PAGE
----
3 part breath – this breath incorporates the diaphragmatic rib cage breathing as above, but also brings in full breath. We start by inhaling through the nose, think about breathing down into the bottom third of your lungs, then inhale again into your ribcage, then finally inhale again to the top of lungs. Exhaling back out through the nose, we go in reverse order, so the air is expelled from the top of the lungs, then from the chest area and finally from the bottom of the lungs You shouldn't feel like you are about to burst, you should feel comfortably full. This breath utilises the whole of the lungs, enhances your self-awareness and is calming. The exhalation should be longer than the inhalation. This breath mobilises your ribcage, stretches the muscles between your ribs (intercostals) and energises you.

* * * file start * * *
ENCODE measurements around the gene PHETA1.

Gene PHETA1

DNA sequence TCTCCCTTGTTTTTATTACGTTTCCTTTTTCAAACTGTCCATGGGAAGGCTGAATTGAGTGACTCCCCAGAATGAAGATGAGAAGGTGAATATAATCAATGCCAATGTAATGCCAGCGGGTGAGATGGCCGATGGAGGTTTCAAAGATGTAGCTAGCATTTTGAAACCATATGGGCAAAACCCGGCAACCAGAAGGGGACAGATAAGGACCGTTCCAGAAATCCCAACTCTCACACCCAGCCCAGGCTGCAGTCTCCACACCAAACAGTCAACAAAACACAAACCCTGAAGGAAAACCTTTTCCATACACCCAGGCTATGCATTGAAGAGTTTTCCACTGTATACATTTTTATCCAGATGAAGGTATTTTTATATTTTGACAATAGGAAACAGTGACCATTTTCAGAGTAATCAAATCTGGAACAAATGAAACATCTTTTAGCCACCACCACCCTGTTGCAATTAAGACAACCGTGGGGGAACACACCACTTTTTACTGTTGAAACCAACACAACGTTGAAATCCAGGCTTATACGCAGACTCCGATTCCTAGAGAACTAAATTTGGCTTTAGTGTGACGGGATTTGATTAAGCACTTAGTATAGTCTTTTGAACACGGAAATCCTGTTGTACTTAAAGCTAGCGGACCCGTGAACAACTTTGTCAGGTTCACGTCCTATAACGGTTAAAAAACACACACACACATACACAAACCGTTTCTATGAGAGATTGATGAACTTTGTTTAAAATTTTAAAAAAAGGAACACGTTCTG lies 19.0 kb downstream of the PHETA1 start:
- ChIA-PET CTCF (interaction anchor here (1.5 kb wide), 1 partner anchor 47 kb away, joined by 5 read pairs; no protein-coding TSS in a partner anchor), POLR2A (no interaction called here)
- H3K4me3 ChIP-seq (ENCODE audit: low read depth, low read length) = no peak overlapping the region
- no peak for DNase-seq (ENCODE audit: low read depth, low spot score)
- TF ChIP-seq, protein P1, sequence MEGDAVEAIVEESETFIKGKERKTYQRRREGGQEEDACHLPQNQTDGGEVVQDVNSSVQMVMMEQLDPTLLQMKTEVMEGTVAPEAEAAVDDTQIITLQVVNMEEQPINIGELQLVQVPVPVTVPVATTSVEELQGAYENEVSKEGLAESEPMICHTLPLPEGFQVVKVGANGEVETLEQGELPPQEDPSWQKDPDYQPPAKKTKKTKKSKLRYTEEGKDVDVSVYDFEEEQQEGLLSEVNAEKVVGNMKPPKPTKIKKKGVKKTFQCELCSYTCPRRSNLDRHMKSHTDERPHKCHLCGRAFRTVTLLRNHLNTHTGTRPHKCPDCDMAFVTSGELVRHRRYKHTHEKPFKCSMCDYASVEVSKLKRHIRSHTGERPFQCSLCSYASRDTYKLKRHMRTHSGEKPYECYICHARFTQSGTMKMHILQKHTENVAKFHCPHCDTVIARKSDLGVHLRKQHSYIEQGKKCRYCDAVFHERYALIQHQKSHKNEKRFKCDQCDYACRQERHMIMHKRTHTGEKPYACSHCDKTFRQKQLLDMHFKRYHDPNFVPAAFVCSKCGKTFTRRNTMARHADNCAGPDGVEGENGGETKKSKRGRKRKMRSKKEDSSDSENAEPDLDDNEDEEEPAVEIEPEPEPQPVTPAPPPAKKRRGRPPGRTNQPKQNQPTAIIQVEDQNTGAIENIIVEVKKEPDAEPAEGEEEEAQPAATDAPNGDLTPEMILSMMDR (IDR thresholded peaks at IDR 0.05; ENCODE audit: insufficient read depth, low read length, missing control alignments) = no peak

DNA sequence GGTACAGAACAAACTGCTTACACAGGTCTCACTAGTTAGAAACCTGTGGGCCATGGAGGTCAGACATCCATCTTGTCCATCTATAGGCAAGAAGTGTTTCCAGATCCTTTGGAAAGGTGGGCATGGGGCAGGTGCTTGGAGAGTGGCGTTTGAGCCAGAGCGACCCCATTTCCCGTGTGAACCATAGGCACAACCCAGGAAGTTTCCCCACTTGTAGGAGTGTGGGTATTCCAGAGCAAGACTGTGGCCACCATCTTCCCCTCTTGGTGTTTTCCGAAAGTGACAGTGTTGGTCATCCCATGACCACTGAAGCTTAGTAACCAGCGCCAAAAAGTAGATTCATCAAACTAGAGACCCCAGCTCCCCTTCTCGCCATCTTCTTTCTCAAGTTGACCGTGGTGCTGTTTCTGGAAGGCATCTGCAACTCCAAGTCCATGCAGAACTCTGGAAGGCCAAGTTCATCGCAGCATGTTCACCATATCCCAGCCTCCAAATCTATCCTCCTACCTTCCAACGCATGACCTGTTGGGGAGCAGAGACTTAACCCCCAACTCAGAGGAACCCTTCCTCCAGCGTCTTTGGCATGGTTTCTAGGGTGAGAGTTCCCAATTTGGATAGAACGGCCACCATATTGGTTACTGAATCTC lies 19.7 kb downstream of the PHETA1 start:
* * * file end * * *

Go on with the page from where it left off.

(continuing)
Diaphragmatic rib cage breathing can also be known as lateral thoracic breathing (If you have taken my Pilates classes we do it standing at the beginning), except in yoga the inhalation and exhalation are both through the nose, I cue to exhale through the mouth in Pilates as it engages your core a bit more. Try it - can you feel the difference when you exhale through your moth or nose? With practice, this kind of breath can help you to deepen your inhalation and strengthen your diaphragm.
If you are looking to improve your breathing - whether just to change your current breathing habit, to improve your pelvic floor or to improve your running why not try out a Hypopressive session with me?
Here is a link to a really good YouTube video on breathing clips by Core Exercise Solutions, Dr Sarah Ellis Duvall, PT, DPT, CPT.